REMA VILLAGE MOBILE HOME PARK V ONTWA TWP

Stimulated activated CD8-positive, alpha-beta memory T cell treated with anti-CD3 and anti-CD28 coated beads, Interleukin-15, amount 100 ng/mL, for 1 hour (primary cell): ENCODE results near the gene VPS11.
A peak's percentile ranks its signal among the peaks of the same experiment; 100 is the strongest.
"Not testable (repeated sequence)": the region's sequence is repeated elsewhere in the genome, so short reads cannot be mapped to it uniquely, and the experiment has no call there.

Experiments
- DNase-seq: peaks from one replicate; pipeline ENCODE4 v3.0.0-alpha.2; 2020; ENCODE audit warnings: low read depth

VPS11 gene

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STATE OF MICHIGAN COURT OF APPEALS REMA VILLAGE MOBILE HOME PARK, d/b/a EAGLE LAKE ESTATES, FOR PUBLICATION March 11, 2008 9:05 a.m. Petitioner-Appellant, v No. 276506 Michigan Tax Tribunal LC No. 00-273828 ONTWA TOWNSHIP, Respondent-Appellee. Advance Sheets Version Before: O'Connell, P.J., and Borrello and Gleicher, JJ. O'CONNELL, P.J. Petitioner appeals as of right a November 6, 2006, order of the Tax Tribunal denying petitioner's motion for a refund of amounts it had paid under an invalid special assessment, even though we issued a prior decision in petitioner's favor. We vacate the Tax Tribunal's order and remand this case to the Tax Tribunal for further proceedings consistent with this opinion. This appeal is being decided without oral argument pursuant to MCR 7.214(E). This case was previously before this Court, resulting in an unpublished opinion per curiam in plaintiff's favor with regard to the validity of the underlying special assessment. Rema Village Mobile Home Park v Ontwa Twp, unpublished opinion per curiam of the Court of Appeals, issued October 27, 2005 (Docket No. 256295). Respondent had imposed a special assessment of $204,050 on petitioner's real property in connection with the construction of a municipal sewer system. Petitioner challenged the legality of that special assessment in the Tax Tribunal. The Tax Tribunal decided that the special assessment was valid, despite finding that the assessment resulted in a decrease in the value of petitioner's property. Id., p 2. This Court reversed the Tax Tribunal's decision, concluding that the imposition of the special assessment on petitioner's property was invalid as a matter of law because the sewer improvement did not confer a special benefit on the assessed property. Id., pp 3-4. Even though this Court's opinion clearly stated that it "reversed in part" the Tax Tribunal's decision, the opinion did not state that it was remanding this case to the Tax Tribunal.1 1 Apparently the Tax Tribunal was under the misconception that it had no jurisdiction over the (continued…) -1- On September 7, 2006, petitioner filed a motion in the Tax Tribunal captioned "Motion for Entry of Order to Refund Special Assessment." In accordance with this Court's opinion, petitioner essentially sought an order from the Tax Tribunal canceling the special assessment against petitioner's property. It also sought a refund, with interest, for the amount it had paid toward the special assessment, the cancellation of monthly sewer-usage fees, a refund of the usage fees already paid, and a recovery of legal expenses from respondent. In the order being appealed, the Tax Tribunal denied petitioner's motion, concluding that it lacked jurisdiction "over this issue" because this Court "did not remand the case to the Tribunal." Petitioner argues that the Tax Tribunal erred by holding that it lacked jurisdiction with regard to its motion because MCR 7.215(F)(1)(b) plainly vests the Tax Tribunal with jurisdiction to enforce this Court's judgment reversing a Tax Tribunal decision. We agree. This Court reviews de novo the existence of jurisdiction. Trostel, Ltd v Dep't of Treasury, 269 Mich App 433, 440; 713 NW2d 279 (2006). We also review de novo the interpretation of court rules. Muci v State Farm Mut Automobile Ins Co, 478 Mich 178, 187; 732 NW2d 88 (2007). MCR 7.215(F)(1) provides: Routine Issuance. Unless otherwise ordered by the Court of Appeals or the Supreme Court or as otherwise provided by these rules, *** (b) execution on the Court of Appeals judgment is to be obtained or enforcement proceedings had in the trial court or tribunal after the record has been returned . . . with a certified copy of the court's judgment or, if a record was not transmitted to the Court of Appeals, after the time specified for return of the record had it been transmitted. It is apparent that petitioner's motion substantially constituted a motion to enforce this Court's decision—namely, that the imposition of the relevant special assessment on petitioner's property was invalid. On the basis of the plain language of MCR 7.215(F)(1)(b), the Tax Tribunal had jurisdiction to enforce this Court's decision, notwithstanding this Court's failure to expressly state that it was remanding this case to the Tax Tribunal. Therefore, the Tax Tribunal erred by holding that it lacked jurisdiction over this issue. Although petitioner's motion arguably went beyond the issues addressed or relief required by this Court's decision, the Tax Tribunal was clearly entrusted under MCR 7.215(F)(1)(b) with authority to enforce this Court's opinion, and that opinion clearly envisioned—in fact, mandated—enforcement. The implications, ways, and means of that enforcement are not matters before this Court at this time, just as they were not originally before us. It is enough for this limited issue that the Tax Tribunal's order denying petitioner's motion on jurisdictional grounds is vacated, that the Tax Tribunal's jurisdiction over enforcement proceedings is reiterated, and that the case is remanded to the Tax Tribunal for proceedings to enforce this Court's earlier decision. (…continued) case unless this Court's opinion specifically remanded the case to it. -2- Petitioner also argues that the Tax Tribunal and respondent should be ordered to pay its legal expenses because of their efforts to obstruct this Court's earlier decision. However, petitioner cites no legal authority or doctrine whatsoever to support its request for attorney fees, not only from the opposing party, but also from the lower tribunal. Accordingly, we reject petitioner's request. See Badiee v Brighton Area Schools, 265 Mich App 343, 378-379; 695 NW2d 521 (2005). Vacated and remanded to the Tax Tribunal for further proceedings consistent with this opinion. We do not retain jurisdiction. /s/ Peter D. O'Connell /s/ Stephen L. Borrello /s/ Elizabeth L. Gleicher -3-